Mouse Breeding and Colony Management

Abdelkader Ayadi1, Gisèle Ferrand2, Isabelle Goncalves da Cruz1, Xavier Warot2

1 Institut Clinique de la Souris (ICS), Illkirch, France, 2 Ecole Polytechnique Fédérale de Lausanne, Lausanne, Switzerland
Publication Name:  Current Protocols in Mouse Biology
Unit Number:   
DOI:  10.1002/9780470942390.mo100214
Online Posting Date:  March, 2011
GO TO THE FULL TEXT: PDF or HTML at Wiley Online Library


The possibility to genetically modify the mouse genome has enabled the creation of numerous lines of genetically engineered mouse models (GEMMs). As a result, the demand for housing space in research facilities is increasing. Knowledge of the basis of mouse reproduction and of the methods to handle colonies of GEMMs is therefore mandatory to efficiently populate facilities. The mouse has a short generation period, produces large progenies, and can breed all year round. However, environmental parameters (bedding, diet, cage type, temperature, hygrometry, light, noise, and sanitary status) strongly influence the breeding efficiency and experimental data, and must be tightly controlled. Efficient GEMM colony management requires adequate recording of breeding and proper identification and genotyping of animals. Various mating types and breeding schemes can be used, depending on the type of studies conducted. The recent development of assisted reproduction methods helps circumvent some of the issues faced with those lines especially difficult to breed. Curr. Protoc. Mouse Biol. 1:239‐264. © 2011 by John Wiley & Sons, Inc.

Keywords: mouse; reproduction; breeding; efficiency; mating; colony management; assisted reproduction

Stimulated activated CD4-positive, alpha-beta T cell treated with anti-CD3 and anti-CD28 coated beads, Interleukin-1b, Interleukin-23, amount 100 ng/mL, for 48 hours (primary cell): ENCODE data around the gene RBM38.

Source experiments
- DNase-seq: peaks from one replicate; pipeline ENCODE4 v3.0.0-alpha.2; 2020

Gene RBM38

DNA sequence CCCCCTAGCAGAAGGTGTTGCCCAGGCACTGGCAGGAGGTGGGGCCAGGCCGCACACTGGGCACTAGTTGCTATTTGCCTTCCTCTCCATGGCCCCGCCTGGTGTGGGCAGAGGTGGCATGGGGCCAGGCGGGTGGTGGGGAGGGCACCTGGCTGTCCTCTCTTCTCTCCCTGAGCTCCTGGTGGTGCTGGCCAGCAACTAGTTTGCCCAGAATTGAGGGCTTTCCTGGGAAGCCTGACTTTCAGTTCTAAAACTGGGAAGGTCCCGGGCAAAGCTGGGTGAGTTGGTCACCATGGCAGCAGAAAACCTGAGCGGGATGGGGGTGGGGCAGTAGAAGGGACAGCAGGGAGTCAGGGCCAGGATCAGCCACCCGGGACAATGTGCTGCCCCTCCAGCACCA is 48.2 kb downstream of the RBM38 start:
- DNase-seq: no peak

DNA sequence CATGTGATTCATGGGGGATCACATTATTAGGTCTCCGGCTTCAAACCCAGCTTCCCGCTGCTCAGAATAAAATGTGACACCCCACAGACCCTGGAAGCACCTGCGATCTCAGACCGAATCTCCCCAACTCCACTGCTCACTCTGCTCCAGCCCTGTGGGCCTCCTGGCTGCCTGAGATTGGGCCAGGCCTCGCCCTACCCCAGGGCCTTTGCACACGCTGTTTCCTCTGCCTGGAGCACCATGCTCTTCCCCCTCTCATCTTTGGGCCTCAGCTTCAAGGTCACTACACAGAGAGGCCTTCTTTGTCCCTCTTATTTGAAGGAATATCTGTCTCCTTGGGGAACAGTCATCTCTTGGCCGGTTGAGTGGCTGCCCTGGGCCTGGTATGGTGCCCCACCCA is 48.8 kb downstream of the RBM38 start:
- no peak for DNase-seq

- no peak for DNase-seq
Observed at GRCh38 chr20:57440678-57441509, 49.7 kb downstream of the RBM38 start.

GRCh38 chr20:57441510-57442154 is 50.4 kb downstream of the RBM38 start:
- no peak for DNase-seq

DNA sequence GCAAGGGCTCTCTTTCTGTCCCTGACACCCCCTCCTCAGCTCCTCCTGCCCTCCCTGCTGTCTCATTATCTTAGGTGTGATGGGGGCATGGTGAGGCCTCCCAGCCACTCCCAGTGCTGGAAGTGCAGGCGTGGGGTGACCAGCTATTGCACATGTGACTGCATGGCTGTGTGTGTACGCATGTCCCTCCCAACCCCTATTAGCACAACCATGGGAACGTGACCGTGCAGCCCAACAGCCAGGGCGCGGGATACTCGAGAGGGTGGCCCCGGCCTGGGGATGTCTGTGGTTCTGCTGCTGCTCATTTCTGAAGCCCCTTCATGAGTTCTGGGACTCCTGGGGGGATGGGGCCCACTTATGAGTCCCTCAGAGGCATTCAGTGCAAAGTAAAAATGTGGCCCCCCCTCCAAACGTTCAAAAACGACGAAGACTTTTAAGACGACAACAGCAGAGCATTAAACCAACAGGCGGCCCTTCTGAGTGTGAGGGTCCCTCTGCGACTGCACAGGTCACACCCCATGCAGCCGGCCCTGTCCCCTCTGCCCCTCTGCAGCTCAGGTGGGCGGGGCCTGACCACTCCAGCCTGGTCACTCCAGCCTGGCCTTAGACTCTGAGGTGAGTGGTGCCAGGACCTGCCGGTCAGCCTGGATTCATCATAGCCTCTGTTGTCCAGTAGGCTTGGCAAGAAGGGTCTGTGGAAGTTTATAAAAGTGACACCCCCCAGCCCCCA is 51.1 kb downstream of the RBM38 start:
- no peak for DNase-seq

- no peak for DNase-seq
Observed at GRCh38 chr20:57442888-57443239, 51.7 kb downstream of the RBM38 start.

PDF or HTML at Wiley Online Library

Table of Contents

  • Introduction
  • Basics of Mouse Reproduction
  • Factors Affecting Breeding Efficiency: Environmental Parameters
  • Factors Affecting Breeding Efficiency: Sanitary Status
  • Colony Management
  • Specific Breeding Methods: Assisted Reproduction Techniques
  • Conclusion
  • Acknowledgements
  • Literature Cited
  • Figures
  • Tables
PDF or HTML at Wiley Online Library


PDF or HTML at Wiley Online Library



Literature Cited

   Auerbach, W., Dunmore, J., Fairchild‐Huntress, V., Fang, Q., Auerbach, A., Huszar, D., and Joyner, A. 2000. Establishment and chimera analysis of 129/SvEv‐ and C57BL/6‐derived mouse embryonic stem cell lines. Biotechniques 29:1024‐1032.
   Auerbach, A., Norinsky, R., Ho, W., Losos, K., Guo, Q., Chatterjee, S., and Joyner, A. 2003. Strain‐dependent differences in the efficiency of transgenic mouse production. Transgenic. Res. 12:59‐69.
   Birling, M.C., Gofflot, F., and Warot, X. 2009. Site‐specific recombinases for manipulation of the mouse genome. In Transgenesis Techniques, Methods in Molecular Biology ( E.J. Cartwright, ed.) pp. 245‐263. Humana Press, Totowa, New Jersey.
   BVAAWF/FRAME/RSPCA/UFAW, Joint Working Group on Refinement. 2003. Refinement and reduction in production of genetically modified mice. Lab. Anim. 37:S1‐S49.